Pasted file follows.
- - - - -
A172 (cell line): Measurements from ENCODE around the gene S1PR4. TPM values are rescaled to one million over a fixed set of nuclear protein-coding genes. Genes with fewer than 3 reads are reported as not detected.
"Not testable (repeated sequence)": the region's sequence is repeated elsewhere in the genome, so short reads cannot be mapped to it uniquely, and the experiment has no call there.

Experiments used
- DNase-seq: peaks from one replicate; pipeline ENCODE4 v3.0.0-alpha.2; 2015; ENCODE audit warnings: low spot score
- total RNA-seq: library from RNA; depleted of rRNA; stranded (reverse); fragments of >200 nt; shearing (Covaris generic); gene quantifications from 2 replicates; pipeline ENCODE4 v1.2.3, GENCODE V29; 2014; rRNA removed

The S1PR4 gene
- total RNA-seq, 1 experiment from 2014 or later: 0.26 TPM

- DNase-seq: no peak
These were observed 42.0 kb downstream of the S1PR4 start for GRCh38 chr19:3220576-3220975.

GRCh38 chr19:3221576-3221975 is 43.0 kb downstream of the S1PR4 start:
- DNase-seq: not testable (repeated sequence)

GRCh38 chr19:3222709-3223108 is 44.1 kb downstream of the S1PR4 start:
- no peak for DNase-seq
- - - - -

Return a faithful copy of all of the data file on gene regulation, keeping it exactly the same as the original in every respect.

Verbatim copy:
A172 (cell line): Measurements from ENCODE around the gene S1PR4. TPM values are rescaled to one million over a fixed set of nuclear protein-coding genes. Genes with fewer than 3 reads are reported as not detected.
"Not testable (repeated sequence)": the region's sequence is repeated elsewhere in the genome, so short reads cannot be mapped to it uniquely, and the experiment has no call there.

Experiments used
- DNase-seq: peaks from one replicate; pipeline ENCODE4 v3.0.0-alpha.2; 2015; ENCODE audit warnings: low spot score
- total RNA-seq: library from RNA; depleted of rRNA; stranded (reverse); fragments of >200 nt; shearing (Covaris generic); gene quantifications from 2 replicates; pipeline ENCODE4 v1.2.3, GENCODE V29; 2014; rRNA removed

The S1PR4 gene
- total RNA-seq, 1 experiment from 2014 or later: 0.26 TPM

- DNase-seq: no peak
These were observed 42.0 kb downstream of the S1PR4 start for GRCh38 chr19:3220576-3220975.

GRCh38 chr19:3221576-3221975 is 43.0 kb downstream of the S1PR4 start:
- DNase-seq: not testable (repeated sequence)

GRCh38 chr19:3222709-3223108 is 44.1 kb downstream of the S1PR4 start:
- no peak for DNase-seq